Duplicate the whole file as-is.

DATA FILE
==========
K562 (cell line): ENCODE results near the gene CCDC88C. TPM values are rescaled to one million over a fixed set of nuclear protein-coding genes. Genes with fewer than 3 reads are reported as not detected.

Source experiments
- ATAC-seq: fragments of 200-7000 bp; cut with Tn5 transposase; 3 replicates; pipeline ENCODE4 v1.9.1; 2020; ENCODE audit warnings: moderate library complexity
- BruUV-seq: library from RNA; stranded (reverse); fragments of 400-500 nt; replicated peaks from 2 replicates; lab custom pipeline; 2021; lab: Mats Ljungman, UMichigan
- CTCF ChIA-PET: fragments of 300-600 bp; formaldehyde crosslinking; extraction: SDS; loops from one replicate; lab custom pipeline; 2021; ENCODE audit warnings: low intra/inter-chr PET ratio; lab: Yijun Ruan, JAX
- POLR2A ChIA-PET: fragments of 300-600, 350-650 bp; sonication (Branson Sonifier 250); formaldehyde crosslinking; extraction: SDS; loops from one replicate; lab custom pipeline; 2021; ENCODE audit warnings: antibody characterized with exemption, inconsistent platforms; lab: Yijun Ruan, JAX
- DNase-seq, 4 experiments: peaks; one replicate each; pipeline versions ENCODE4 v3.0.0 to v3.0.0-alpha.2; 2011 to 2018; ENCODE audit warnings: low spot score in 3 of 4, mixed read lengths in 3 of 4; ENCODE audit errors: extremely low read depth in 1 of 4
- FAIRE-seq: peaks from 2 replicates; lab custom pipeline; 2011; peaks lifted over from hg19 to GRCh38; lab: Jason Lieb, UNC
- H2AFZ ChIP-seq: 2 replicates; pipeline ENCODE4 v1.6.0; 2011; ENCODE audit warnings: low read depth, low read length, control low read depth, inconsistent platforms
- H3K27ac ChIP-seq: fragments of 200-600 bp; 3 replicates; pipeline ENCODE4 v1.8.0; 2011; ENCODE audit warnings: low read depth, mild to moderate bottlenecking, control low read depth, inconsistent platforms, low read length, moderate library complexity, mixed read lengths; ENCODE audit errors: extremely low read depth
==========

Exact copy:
K562 (cell line): ENCODE results near the gene CCDC88C. TPM values are rescaled to one million over a fixed set of nuclear protein-coding genes. Genes with fewer than 3 reads are reported as not detected.

Source experiments
- ATAC-seq: fragments of 200-7000 bp; cut with Tn5 transposase; 3 replicates; pipeline ENCODE4 v1.9.1; 2020; ENCODE audit warnings: moderate library complexity
- BruUV-seq: library from RNA; stranded (reverse); fragments of 400-500 nt; replicated peaks from 2 replicates; lab custom pipeline; 2021; lab: Mats Ljungman, UMichigan
- CTCF ChIA-PET: fragments of 300-600 bp; formaldehyde crosslinking; extraction: SDS; loops from one replicate; lab custom pipeline; 2021; ENCODE audit warnings: low intra/inter-chr PET ratio; lab: Yijun Ruan, JAX
- POLR2A ChIA-PET: fragments of 300-600, 350-650 bp; sonication (Branson Sonifier 250); formaldehyde crosslinking; extraction: SDS; loops from one replicate; lab custom pipeline; 2021; ENCODE audit warnings: antibody characterized with exemption, inconsistent platforms; lab: Yijun Ruan, JAX
- DNase-seq, 4 experiments: peaks; one replicate each; pipeline versions ENCODE4 v3.0.0 to v3.0.0-alpha.2; 2011 to 2018; ENCODE audit warnings: low spot score in 3 of 4, mixed read lengths in 3 of 4; ENCODE audit errors: extremely low read depth in 1 of 4
- FAIRE-seq: peaks from 2 replicates; lab custom pipeline; 2011; peaks lifted over from hg19 to GRCh38; lab: Jason Lieb, UNC
- H2AFZ ChIP-seq: 2 replicates; pipeline ENCODE4 v1.6.0; 2011; ENCODE audit warnings: low read depth, low read length, control low read depth, inconsistent platforms
- H3K27ac ChIP-seq: fragments of 200-600 bp; 3 replicates; pipeline ENCODE4 v1.8.0; 2011; ENCODE audit warnings: low read depth, mild to moderate bottlenecking, control low read depth, inconsistent platforms, low read length, moderate library complexity, mixed read lengths; ENCODE audit errors: extremely low read depth